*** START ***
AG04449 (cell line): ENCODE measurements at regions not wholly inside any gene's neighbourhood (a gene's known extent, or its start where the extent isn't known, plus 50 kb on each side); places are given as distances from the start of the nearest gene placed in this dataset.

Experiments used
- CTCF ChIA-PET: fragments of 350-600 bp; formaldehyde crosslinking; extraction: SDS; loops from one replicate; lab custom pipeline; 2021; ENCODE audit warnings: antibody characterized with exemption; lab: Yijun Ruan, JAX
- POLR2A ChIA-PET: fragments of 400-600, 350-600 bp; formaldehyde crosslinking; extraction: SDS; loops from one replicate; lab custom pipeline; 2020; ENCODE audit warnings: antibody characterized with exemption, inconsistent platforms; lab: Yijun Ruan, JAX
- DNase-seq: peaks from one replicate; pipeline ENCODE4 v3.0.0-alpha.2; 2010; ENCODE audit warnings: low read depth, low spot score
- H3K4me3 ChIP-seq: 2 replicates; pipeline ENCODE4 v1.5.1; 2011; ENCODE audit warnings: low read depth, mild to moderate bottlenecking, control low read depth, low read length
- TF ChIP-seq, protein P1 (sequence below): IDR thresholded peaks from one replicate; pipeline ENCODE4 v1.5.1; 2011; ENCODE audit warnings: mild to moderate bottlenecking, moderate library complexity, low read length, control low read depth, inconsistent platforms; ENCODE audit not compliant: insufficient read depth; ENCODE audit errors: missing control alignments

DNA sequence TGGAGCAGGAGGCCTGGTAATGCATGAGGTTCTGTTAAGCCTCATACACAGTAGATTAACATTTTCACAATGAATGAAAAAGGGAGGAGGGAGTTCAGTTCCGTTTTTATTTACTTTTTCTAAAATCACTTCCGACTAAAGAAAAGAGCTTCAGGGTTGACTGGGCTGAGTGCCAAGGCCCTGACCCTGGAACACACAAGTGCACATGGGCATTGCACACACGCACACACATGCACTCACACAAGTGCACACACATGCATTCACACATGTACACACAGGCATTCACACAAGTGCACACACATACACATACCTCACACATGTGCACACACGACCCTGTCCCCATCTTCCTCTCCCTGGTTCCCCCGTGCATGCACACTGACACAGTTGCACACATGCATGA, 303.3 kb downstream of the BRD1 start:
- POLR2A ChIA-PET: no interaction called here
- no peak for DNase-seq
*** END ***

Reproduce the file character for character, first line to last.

AG04449 (cell line): ENCODE measurements at regions not wholly inside any gene's neighbourhood (a gene's known extent, or its start where the extent isn't known, plus 50 kb on each side); places are given as distances from the start of the nearest gene placed in this dataset.

Experiments used
- CTCF ChIA-PET: fragments of 350-600 bp; formaldehyde crosslinking; extraction: SDS; loops from one replicate; lab custom pipeline; 2021; ENCODE audit warnings: antibody characterized with exemption; lab: Yijun Ruan, JAX
- POLR2A ChIA-PET: fragments of 400-600, 350-600 bp; formaldehyde crosslinking; extraction: SDS; loops from one replicate; lab custom pipeline; 2020; ENCODE audit warnings: antibody characterized with exemption, inconsistent platforms; lab: Yijun Ruan, JAX
- DNase-seq: peaks from one replicate; pipeline ENCODE4 v3.0.0-alpha.2; 2010; ENCODE audit warnings: low read depth, low spot score
- H3K4me3 ChIP-seq: 2 replicates; pipeline ENCODE4 v1.5.1; 2011; ENCODE audit warnings: low read depth, mild to moderate bottlenecking, control low read depth, low read length
- TF ChIP-seq, protein P1 (sequence below): IDR thresholded peaks from one replicate; pipeline ENCODE4 v1.5.1; 2011; ENCODE audit warnings: mild to moderate bottlenecking, moderate library complexity, low read length, control low read depth, inconsistent platforms; ENCODE audit not compliant: insufficient read depth; ENCODE audit errors: missing control alignments

DNA sequence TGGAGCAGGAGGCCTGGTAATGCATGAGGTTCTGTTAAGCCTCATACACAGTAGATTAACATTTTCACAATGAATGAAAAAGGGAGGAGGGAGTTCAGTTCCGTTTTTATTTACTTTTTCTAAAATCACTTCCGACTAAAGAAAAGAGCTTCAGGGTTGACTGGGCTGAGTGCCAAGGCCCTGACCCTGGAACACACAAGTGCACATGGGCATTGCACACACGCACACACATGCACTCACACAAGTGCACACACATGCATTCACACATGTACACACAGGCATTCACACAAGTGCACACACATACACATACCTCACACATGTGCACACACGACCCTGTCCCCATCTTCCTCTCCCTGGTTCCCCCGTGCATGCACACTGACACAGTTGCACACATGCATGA, 303.3 kb downstream of the BRD1 start:
- POLR2A ChIA-PET: no interaction called here
- no peak for DNase-seq